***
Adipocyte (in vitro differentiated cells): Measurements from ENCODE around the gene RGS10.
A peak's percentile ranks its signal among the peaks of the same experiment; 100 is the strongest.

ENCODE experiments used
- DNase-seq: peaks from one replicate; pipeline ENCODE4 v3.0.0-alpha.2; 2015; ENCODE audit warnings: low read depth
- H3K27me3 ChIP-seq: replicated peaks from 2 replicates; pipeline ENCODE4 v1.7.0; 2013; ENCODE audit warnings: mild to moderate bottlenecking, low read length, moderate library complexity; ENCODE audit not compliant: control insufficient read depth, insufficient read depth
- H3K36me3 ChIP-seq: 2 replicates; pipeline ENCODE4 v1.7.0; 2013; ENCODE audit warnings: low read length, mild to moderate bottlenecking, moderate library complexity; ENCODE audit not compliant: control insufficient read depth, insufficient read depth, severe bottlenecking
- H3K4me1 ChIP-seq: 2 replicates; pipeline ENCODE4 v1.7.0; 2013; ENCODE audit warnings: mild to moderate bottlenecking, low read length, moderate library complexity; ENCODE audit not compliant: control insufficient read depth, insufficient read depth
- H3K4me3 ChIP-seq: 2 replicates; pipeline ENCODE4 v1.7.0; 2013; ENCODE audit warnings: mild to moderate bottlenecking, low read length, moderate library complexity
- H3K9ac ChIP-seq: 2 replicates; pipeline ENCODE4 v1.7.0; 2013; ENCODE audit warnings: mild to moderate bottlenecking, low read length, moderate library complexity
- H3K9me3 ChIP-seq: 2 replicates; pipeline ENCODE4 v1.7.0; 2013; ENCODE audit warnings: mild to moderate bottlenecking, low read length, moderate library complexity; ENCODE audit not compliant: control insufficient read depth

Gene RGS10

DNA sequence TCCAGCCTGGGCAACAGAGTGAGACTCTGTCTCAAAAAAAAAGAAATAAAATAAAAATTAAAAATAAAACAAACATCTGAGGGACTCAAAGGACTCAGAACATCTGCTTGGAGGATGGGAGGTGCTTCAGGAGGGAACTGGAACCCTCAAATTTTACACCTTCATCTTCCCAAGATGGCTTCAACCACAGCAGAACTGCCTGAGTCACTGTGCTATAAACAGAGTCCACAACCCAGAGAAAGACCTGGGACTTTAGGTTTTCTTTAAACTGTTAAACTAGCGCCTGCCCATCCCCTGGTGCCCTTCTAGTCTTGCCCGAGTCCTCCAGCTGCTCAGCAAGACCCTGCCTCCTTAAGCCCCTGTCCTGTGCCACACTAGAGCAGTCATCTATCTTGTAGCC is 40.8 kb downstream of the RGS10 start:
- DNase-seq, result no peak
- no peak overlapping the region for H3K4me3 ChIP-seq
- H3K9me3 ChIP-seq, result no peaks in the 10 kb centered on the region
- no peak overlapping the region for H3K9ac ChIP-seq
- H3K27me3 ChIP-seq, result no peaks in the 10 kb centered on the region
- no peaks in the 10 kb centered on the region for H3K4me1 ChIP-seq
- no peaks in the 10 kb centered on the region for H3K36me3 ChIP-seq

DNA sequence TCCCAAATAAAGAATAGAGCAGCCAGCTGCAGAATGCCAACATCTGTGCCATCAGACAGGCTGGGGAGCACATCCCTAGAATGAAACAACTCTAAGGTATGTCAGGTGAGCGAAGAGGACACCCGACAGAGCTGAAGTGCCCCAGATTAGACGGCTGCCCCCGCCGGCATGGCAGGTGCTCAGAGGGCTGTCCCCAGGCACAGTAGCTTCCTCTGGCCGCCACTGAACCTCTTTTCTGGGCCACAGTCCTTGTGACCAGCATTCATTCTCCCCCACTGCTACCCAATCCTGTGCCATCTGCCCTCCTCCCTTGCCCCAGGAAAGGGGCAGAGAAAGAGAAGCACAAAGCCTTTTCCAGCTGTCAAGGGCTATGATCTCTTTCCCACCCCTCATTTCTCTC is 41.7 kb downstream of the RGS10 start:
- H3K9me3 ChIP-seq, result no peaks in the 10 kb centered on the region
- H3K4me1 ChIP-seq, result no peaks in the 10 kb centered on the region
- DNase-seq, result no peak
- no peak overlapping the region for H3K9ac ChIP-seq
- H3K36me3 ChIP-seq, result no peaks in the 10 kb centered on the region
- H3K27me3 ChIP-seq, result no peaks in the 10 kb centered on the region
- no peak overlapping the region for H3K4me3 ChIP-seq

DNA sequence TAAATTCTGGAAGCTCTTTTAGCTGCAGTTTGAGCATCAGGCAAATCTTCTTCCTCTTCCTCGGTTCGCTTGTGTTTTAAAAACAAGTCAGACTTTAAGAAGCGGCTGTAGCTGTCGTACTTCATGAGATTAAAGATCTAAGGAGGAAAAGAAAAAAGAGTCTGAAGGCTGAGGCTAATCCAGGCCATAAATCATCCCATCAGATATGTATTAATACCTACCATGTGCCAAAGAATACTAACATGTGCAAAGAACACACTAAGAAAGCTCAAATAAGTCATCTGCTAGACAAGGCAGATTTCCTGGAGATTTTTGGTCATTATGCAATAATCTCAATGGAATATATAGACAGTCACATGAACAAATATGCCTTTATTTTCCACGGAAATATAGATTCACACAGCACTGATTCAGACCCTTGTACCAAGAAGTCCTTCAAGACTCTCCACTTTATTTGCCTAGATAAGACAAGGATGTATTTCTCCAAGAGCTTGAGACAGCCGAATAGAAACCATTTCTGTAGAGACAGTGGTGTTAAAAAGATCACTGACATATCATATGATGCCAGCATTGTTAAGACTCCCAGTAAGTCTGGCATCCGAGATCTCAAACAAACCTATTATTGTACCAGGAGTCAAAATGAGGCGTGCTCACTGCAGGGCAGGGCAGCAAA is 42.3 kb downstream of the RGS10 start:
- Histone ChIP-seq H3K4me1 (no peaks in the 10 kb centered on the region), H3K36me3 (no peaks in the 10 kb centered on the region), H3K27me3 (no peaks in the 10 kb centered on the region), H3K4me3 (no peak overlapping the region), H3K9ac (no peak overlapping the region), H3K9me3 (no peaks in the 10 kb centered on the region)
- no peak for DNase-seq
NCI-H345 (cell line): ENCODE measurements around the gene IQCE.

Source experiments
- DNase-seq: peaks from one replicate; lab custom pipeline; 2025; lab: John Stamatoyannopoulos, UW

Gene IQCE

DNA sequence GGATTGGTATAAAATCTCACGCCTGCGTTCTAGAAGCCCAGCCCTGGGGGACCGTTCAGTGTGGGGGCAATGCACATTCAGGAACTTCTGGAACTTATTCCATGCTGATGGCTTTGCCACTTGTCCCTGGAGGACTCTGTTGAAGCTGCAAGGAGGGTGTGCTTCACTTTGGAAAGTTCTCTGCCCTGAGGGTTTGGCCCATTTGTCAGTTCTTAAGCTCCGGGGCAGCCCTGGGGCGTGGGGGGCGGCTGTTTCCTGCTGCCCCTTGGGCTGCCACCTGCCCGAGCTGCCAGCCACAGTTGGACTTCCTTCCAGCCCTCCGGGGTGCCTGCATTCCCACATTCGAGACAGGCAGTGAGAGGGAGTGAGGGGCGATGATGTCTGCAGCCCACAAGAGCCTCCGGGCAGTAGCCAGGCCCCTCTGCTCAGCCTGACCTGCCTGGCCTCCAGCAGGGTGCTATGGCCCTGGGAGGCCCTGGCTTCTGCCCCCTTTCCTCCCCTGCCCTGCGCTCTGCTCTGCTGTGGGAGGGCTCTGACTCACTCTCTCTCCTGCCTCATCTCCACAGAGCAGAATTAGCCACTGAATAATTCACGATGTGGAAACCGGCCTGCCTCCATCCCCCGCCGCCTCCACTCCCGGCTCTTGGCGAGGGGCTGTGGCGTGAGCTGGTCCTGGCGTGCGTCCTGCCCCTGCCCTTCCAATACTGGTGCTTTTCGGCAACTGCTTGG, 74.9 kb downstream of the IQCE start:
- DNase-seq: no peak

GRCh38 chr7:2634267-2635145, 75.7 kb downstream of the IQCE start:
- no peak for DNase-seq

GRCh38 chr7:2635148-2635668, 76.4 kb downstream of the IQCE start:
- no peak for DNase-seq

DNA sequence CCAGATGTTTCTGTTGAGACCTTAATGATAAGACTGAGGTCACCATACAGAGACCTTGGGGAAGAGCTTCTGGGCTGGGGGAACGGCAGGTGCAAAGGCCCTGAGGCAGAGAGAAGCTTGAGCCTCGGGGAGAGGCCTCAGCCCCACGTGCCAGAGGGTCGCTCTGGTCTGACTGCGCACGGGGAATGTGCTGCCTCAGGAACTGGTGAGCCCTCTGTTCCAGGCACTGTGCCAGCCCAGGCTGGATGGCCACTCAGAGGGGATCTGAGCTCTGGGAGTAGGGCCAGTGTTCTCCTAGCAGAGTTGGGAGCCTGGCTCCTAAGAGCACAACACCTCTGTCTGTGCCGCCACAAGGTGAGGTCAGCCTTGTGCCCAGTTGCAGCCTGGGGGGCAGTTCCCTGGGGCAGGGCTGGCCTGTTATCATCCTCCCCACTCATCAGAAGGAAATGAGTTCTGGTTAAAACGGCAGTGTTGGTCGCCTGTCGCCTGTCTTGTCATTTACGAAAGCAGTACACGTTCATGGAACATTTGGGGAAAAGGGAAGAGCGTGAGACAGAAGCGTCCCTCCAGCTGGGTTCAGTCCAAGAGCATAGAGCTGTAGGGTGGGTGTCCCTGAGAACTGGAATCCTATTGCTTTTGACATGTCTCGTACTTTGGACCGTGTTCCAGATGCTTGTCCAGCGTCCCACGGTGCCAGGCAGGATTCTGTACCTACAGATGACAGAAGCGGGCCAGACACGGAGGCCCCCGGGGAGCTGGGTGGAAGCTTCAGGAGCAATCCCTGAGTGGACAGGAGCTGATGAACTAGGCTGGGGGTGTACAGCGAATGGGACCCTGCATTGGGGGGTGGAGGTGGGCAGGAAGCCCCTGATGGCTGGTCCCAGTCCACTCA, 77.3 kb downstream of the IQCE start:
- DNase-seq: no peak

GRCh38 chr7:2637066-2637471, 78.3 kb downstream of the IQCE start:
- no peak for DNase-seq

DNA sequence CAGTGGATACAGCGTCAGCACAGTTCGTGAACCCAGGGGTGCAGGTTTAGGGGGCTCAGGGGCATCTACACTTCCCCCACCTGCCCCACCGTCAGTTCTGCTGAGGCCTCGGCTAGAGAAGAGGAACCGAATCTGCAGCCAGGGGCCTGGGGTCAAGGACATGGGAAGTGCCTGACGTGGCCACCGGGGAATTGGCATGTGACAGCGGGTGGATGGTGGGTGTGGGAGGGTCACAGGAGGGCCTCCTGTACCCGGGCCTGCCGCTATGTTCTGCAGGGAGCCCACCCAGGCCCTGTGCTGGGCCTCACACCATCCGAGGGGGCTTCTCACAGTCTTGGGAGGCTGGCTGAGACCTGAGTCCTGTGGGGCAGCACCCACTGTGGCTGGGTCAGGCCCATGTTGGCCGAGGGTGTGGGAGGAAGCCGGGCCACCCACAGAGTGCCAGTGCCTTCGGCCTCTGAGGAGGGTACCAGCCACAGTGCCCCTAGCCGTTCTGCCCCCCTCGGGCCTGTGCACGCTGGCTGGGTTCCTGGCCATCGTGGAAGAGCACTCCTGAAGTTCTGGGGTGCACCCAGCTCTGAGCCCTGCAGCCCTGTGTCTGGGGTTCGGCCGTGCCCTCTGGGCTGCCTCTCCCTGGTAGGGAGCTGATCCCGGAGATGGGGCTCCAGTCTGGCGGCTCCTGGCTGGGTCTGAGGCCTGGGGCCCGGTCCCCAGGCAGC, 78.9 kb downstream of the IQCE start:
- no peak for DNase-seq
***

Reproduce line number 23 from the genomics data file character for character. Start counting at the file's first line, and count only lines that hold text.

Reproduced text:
- DNase-seq, result no peak